Book repair workshop

Ever wonder what to do with your old but tattered treasures? Here’s an opportunity to take care of them. A book repair workshop will be held on May 8, from 9:30 a.m. – 12:30 p.m. at the York Public Library. Kary Bath, Regional Manager for KAPCO, will show you how to repair your damaged books. Bring your broken spines and torn pages and use KAPCO’s materials and expert guidance to make them whole again. Light refreshments will be served. There is no charge to attend. You can register for the event at the Main State Library calendar at
.books and magazines

Quilt exhibits in libraries

There seems to be a plethora of quilts being exhibited in libraries this month. What a wonderful way to brighten up winter in Maine! I stumbled on the first one at the Falmouth Public Library – such beautiful quilts, including one made with old handkerchiefs. These quilts were made by the Cobblestone Quilters, a group of over 85 members who are interested in quilting, fabric art, and sewing.  Cobblestone quilters are active in the community donating quilts to Maine veterans, Barbara Bush Children’s Hospital, the neonatal unit at Maine Medical Center, and Meals on Wheels.  They make raffle quilts to support Habitat for Humanity, Multiple Sclerosis Society, and the Boys and Girls Club. Over 25 quilts by Cobblestone Quilters are on display during the month of February.  These quilts represent a variety of quilting styles, techniques, and fabric choices.

Then I read about an exhibit being held at the Portland Public Library downtown branch:

This is a traveling exhibit: Members of Art Quilts Maine, a statewide guild chapter dedicated to the exploration of contemporary quilt art, respond to an annual challenge with diverse and colorful results. This year’s challenge, issued in October 2013, is titled, “By These Words . . .” Quilts were to be inspired by Words—poetry, quote, idiom, saying. Eight members met the challenge, and the collection went on view in July at Maine Quilts 2013. Since then they have been on exhibit in Farmington and Skowhegan, and will travel to Waterville when they leave Portland.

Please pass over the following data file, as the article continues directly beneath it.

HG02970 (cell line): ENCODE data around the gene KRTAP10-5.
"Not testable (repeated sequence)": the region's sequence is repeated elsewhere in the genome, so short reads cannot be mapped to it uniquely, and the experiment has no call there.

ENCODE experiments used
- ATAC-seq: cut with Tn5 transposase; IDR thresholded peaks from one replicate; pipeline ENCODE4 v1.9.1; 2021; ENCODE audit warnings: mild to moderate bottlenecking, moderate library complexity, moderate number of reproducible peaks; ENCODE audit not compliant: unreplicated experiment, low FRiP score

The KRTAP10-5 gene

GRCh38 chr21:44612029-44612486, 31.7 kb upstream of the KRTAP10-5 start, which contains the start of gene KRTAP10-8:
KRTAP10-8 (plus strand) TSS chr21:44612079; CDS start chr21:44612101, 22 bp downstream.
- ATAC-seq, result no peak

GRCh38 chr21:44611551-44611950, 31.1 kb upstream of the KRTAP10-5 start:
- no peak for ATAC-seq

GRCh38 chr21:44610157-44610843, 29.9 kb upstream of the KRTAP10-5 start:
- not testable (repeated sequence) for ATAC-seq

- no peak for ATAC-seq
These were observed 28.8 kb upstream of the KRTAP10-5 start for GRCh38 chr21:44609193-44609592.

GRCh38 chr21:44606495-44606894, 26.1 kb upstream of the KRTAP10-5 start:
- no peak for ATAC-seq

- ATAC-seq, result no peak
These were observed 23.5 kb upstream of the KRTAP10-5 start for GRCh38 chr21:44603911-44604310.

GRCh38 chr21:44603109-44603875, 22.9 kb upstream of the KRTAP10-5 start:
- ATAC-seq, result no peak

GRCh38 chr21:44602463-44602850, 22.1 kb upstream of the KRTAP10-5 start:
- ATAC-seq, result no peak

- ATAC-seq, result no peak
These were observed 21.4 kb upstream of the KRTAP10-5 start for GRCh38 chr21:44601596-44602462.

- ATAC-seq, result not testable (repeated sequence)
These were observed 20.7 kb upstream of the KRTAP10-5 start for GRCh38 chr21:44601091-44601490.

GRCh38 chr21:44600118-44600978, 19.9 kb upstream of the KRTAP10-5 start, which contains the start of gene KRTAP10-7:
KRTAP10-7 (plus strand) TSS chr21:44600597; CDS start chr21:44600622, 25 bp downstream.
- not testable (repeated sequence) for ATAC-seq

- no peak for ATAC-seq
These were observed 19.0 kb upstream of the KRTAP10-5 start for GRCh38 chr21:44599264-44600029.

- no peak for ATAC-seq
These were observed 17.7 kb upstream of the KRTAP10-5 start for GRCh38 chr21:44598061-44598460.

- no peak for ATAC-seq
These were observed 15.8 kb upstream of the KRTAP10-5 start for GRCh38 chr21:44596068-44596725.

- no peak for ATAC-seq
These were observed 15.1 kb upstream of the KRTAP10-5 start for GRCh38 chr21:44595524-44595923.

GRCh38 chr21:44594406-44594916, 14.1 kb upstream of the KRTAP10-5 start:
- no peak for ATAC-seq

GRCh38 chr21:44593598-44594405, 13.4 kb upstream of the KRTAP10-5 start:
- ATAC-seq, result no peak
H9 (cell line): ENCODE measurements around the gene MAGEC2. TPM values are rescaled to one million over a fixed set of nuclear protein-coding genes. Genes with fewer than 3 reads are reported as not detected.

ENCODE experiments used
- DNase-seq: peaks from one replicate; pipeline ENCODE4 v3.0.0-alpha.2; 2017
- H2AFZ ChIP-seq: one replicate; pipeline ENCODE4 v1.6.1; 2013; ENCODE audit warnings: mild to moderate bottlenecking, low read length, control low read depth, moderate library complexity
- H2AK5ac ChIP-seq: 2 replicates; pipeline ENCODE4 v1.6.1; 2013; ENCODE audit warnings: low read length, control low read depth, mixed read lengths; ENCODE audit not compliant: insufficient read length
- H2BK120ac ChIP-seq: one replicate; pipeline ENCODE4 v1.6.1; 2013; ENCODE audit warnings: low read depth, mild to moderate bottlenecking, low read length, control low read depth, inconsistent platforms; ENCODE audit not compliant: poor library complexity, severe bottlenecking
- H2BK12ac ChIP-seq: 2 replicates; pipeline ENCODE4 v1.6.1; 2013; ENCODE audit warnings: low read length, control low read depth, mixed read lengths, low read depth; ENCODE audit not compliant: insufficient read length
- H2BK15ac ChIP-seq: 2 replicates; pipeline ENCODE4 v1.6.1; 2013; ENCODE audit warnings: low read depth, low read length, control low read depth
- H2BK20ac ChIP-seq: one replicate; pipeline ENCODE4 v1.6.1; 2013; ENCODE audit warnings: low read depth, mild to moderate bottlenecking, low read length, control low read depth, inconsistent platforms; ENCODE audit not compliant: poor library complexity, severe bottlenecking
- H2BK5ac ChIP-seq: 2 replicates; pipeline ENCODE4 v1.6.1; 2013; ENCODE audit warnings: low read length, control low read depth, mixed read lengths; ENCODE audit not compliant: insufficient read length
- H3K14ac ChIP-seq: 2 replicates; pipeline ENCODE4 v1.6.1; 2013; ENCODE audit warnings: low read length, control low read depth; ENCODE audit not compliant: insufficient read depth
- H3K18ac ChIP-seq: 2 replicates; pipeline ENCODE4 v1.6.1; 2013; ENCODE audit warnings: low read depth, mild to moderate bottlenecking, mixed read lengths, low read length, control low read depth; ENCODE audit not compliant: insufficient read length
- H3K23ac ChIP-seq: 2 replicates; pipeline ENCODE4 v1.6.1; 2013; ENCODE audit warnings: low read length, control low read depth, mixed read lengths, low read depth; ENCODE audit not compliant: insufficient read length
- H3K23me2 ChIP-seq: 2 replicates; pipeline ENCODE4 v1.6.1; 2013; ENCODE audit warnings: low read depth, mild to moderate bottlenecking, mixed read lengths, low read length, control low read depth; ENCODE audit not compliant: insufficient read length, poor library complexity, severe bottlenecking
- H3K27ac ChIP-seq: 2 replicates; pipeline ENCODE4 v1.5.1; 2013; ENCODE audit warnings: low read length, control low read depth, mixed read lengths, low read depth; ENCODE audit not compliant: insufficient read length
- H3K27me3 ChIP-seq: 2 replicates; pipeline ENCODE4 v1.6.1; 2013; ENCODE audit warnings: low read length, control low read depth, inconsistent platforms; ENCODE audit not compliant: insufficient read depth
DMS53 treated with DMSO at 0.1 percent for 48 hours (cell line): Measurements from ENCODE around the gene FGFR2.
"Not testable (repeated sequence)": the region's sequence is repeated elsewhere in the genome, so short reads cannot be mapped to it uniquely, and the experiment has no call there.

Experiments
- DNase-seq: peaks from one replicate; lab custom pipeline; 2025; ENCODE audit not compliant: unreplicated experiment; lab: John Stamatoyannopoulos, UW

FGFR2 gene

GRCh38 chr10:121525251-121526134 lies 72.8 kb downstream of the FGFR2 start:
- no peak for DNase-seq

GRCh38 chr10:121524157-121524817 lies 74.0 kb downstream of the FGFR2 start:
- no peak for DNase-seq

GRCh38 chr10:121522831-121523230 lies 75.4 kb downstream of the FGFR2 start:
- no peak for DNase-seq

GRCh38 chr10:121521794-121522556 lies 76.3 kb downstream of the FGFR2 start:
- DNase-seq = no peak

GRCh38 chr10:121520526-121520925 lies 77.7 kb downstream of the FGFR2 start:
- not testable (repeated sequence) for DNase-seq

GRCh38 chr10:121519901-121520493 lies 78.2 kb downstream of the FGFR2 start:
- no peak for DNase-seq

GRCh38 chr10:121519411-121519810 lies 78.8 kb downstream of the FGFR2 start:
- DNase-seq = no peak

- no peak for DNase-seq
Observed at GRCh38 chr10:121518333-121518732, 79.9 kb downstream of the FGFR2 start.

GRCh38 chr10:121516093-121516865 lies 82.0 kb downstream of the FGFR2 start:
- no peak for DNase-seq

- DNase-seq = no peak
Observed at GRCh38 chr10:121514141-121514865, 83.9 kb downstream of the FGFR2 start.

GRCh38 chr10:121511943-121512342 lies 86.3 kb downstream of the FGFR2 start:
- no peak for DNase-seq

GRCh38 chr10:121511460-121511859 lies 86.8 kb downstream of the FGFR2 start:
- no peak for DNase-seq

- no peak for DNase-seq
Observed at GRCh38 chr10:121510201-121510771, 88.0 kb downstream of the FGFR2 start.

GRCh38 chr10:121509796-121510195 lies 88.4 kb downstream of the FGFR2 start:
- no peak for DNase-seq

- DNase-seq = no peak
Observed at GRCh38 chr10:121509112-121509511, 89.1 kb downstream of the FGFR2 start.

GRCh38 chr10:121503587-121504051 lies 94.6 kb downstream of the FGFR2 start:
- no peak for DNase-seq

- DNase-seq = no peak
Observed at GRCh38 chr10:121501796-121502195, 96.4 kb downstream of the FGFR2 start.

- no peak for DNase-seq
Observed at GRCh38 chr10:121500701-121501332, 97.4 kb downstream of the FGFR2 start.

Finally, I just came across this exhibit, held at the Wells Public Library, of quilts by Ernest Nason, a local artist who worked as a carpenter for many years. When an injury took him off his feet for a while, he decided to take up quilting.

I leave you with a picture of one of our island quilts, exhibited this summer at the Long Island Historical Society space:Quilt at the Long Island Historical Society

Seed libraries

Here on Long Island we’re still in the midst of winter with cold temperatures and lovely snowfalls. It’s a winter wonderland. But it seems like the sun is getting stronger and the days longer, so we can start dreaming of spring. With that comes the idea of planting seeds. In the library world there is a new movement to add “seed libraries” to the concept of the library being a place where all sorts of things are available, beyond the traditional books and media.

community garden harvest
At a seed library, patrons can check out seeds for free. They then grow the fruits and vegetables, harvest the new seeds, and “return” those seeds so the library can lend them out to others.

What a great idea! If anyone is interested in taking this on, I’m sure our library director would love to talk with you.

Spring is coming!